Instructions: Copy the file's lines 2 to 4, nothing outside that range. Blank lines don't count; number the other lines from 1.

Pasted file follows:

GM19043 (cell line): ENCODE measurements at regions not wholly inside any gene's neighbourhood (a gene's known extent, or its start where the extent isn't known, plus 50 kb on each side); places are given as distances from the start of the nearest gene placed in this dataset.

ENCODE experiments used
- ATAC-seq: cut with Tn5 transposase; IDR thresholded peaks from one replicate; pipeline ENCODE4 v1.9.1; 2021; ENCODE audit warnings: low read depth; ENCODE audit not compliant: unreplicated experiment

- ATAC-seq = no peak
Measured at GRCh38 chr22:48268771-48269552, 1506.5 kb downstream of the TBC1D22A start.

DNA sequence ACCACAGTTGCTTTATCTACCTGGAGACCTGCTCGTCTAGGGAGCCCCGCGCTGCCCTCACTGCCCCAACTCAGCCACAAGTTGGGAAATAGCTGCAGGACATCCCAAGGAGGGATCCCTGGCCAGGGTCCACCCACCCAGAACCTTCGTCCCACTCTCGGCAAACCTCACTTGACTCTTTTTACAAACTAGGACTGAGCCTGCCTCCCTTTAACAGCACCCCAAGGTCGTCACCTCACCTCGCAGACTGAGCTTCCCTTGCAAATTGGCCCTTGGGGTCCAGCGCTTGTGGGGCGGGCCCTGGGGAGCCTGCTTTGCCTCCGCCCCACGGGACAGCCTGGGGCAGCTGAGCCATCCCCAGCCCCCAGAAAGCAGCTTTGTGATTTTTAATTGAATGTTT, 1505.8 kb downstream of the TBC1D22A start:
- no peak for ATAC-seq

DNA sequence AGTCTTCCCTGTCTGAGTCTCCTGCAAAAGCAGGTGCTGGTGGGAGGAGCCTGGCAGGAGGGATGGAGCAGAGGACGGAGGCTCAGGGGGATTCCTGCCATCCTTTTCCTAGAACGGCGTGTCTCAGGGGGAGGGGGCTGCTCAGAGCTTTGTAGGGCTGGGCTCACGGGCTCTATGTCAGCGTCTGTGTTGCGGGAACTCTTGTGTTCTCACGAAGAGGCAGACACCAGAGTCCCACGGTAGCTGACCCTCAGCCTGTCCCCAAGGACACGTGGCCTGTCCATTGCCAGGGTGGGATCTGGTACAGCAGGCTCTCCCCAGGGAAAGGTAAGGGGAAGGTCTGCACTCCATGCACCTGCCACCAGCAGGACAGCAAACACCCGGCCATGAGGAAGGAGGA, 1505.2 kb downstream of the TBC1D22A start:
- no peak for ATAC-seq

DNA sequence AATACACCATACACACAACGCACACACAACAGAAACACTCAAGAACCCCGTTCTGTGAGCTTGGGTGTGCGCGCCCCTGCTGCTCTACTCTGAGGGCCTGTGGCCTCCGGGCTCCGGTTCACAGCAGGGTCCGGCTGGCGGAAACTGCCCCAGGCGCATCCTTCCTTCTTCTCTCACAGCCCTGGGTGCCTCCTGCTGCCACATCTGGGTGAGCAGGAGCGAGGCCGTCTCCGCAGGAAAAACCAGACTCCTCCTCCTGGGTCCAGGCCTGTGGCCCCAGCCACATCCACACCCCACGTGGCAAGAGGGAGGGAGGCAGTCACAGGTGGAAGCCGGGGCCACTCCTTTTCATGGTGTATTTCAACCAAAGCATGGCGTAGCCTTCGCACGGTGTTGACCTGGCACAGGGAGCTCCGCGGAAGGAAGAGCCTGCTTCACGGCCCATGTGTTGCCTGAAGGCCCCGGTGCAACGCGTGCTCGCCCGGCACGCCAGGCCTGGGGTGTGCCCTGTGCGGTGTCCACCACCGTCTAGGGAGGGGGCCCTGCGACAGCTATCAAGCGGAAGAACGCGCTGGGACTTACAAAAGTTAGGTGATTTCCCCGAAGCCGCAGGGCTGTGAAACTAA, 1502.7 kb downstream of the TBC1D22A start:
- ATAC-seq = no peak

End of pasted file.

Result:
ENCODE experiments used
- ATAC-seq: cut with Tn5 transposase; IDR thresholded peaks from one replicate; pipeline ENCODE4 v1.9.1; 2021; ENCODE audit warnings: low read depth; ENCODE audit not compliant: unreplicated experiment

- ATAC-seq = no peak